Long-Running Apartheid Crimes Case Axed By Supreme Court Reviewed by Momizat on . June 27, 2016 (GIN) – Efforts by South African victims of racist apartheid to obtain justice suffered a new defeat in the U.S. Supreme Court this month when the June 27, 2016 (GIN) – Efforts by South African victims of racist apartheid to obtain justice suffered a new defeat in the U.S. Supreme Court this month when the Rating: 0
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Long-Running Apartheid Crimes Case Axed By Supreme Court

unnamedJune 27, 2016 (GIN) – Efforts by South African victims of racist apartheid to obtain justice suffered a new defeat in the U.S. Supreme Court this month when the Judges declined to revive a suit against two U.S. companies that, according to the complaint, helped to suppress the Black population.

The judges left in place a 2015 ruling that cleared Ford Motor Co. and IBM Corp. According to the claims raised by the South Africans, Ford was complicit in extrajudicial killing, torture and directing and controlling the sale of specialized vehicles to the South African security forces while IBM created and maintained an identity card system to denationalize the black population.

Several of the plaintiffs were former employees of Ford who were arrested and tortured after Ford released information about protests to the apartheid government.

Over the years, dating back to 2002, complaints against dozens of corporate defendants who collaborated with apartheid were filed by a South African legal team and Harvard law faculty and students. The cases were all dismissed by a district court despite a law that allows non-U.S. citizens to seek damages in American courts for egregious human rights violations committed abroad.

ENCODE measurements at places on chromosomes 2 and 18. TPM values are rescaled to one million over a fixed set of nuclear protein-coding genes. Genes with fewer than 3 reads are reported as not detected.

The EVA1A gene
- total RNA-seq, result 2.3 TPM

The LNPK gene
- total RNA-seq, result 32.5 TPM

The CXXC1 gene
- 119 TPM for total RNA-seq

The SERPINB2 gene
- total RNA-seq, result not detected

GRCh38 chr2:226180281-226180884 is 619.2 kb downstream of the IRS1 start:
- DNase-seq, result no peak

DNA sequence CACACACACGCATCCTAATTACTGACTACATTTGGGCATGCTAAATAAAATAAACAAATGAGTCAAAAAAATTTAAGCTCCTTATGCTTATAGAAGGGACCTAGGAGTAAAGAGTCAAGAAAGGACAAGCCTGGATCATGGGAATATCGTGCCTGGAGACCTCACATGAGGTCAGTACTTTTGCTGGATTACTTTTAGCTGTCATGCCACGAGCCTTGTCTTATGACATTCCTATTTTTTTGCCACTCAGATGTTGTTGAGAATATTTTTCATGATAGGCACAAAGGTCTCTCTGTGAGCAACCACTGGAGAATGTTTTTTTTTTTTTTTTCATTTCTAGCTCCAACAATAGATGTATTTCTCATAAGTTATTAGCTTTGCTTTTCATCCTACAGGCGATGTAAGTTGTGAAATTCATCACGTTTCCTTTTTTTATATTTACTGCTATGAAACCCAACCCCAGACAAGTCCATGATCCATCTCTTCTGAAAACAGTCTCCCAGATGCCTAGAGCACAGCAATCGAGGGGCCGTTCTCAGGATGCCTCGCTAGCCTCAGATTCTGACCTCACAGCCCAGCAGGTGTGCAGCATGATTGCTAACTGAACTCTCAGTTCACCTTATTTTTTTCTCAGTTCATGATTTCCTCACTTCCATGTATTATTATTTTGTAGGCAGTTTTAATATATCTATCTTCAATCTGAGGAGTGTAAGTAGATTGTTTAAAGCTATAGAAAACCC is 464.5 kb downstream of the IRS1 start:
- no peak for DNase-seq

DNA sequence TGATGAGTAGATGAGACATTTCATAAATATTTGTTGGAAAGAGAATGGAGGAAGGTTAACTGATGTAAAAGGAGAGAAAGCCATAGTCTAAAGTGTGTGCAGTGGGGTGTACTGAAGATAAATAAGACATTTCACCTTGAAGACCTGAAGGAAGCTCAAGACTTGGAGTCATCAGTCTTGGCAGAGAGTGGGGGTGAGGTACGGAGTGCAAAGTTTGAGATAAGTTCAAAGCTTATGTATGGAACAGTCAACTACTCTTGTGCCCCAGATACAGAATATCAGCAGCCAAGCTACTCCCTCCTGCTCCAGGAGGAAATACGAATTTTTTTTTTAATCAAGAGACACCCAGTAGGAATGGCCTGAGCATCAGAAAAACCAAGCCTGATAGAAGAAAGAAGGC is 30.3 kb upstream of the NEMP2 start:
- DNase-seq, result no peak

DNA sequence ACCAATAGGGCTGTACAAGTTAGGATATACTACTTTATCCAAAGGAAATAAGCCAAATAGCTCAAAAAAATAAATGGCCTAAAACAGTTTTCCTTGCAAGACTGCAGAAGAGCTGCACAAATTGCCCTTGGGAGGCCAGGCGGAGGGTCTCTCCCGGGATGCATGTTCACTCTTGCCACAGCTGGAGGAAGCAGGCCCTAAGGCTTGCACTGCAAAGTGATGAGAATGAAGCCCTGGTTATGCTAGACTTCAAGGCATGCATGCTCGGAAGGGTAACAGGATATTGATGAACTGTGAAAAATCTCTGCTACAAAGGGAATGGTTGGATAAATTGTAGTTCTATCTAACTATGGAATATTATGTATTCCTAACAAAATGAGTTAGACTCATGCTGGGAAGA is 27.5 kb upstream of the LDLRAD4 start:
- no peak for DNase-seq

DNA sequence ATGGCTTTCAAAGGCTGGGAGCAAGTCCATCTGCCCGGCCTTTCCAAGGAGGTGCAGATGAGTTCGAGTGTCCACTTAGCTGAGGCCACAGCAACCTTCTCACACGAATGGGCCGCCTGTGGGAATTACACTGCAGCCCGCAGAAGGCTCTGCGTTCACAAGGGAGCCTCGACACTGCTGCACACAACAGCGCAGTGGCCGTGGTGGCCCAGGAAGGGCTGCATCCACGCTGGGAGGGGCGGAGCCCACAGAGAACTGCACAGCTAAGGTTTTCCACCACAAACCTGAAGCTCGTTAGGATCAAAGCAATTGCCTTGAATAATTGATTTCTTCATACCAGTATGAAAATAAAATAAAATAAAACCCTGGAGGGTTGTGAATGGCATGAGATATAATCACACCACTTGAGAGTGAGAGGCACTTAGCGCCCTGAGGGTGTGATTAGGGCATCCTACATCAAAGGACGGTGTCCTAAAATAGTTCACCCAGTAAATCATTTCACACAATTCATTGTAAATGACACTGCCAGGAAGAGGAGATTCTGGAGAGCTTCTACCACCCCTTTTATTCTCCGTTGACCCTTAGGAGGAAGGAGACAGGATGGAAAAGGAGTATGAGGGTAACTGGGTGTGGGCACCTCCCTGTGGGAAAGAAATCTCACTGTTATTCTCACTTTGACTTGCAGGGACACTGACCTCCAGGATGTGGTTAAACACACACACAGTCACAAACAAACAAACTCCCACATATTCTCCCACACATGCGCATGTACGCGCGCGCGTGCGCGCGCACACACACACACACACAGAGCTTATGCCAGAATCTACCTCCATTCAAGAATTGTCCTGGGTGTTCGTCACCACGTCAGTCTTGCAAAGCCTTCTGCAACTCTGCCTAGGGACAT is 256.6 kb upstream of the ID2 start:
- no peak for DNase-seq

Initially, 23 companies were named in the suit including Citigroup, Exxon Mobil, American Isuzu Motors, General Motors and Barclay’s Bank. They were liable, according to the suit, because the police shot demonstrators “from cars driven by Daimler-Benz engines”, “the regime tracked the whereabouts of African individuals on IBM computers”, and “the military kept its machines in working order with oil supplied by Shell.”

“[A]t the least, defendants benefitted from a system that provided a glut of cheap labor,” the South Africans maintained.

In a friend of the court brief, former U.S. ambassador for war crimes, David J. Scheffer, said: “The United States cannot afford as a nation and world leader to undermine international law by immunizing its nationals who aid and abet atrocity crimes from civil liability for their knowing conduct, absent a specific mandate to do so by Congress,”

Dumisa Buhle Ntsebeza, founder of South African National Association of Democratic Lawyers and president of South Africa’s Black Lawyers Association, represented the victims.

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